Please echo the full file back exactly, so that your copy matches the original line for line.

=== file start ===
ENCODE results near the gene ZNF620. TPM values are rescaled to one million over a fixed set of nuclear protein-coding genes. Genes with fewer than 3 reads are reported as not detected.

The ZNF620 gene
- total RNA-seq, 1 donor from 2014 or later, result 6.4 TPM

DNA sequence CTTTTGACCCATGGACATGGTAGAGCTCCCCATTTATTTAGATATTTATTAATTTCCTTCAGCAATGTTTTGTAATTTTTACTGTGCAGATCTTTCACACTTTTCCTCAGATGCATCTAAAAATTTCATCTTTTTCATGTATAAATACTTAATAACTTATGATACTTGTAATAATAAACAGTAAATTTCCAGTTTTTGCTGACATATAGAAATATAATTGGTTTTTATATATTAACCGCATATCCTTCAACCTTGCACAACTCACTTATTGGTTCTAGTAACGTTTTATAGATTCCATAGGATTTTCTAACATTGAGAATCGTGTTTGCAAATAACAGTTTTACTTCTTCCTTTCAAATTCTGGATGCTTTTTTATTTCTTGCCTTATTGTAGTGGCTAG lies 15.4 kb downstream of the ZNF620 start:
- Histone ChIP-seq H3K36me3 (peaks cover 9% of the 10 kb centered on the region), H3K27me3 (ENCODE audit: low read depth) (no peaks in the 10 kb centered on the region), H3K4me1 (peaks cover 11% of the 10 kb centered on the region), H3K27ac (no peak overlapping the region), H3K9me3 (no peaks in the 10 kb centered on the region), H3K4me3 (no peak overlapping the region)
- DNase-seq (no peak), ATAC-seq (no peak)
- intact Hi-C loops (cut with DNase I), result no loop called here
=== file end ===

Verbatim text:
ENCODE results near the gene ZNF620. TPM values are rescaled to one million over a fixed set of nuclear protein-coding genes. Genes with fewer than 3 reads are reported as not detected.

The ZNF620 gene
- total RNA-seq, 1 donor from 2014 or later, result 6.4 TPM

DNA sequence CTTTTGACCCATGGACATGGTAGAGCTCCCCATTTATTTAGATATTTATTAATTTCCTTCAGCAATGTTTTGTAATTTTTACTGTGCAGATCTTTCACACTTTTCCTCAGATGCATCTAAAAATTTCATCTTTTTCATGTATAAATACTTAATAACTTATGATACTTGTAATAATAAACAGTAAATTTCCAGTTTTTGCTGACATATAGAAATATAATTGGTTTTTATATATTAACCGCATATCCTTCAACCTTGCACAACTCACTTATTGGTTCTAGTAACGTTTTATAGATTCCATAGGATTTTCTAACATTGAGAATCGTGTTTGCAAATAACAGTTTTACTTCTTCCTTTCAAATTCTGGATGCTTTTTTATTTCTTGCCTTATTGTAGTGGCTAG lies 15.4 kb downstream of the ZNF620 start:
- Histone ChIP-seq H3K36me3 (peaks cover 9% of the 10 kb centered on the region), H3K27me3 (ENCODE audit: low read depth) (no peaks in the 10 kb centered on the region), H3K4me1 (peaks cover 11% of the 10 kb centered on the region), H3K27ac (no peak overlapping the region), H3K9me3 (no peaks in the 10 kb centered on the region), H3K4me3 (no peak overlapping the region)
- DNase-seq (no peak), ATAC-seq (no peak)
- intact Hi-C loops (cut with DNase I), result no loop called here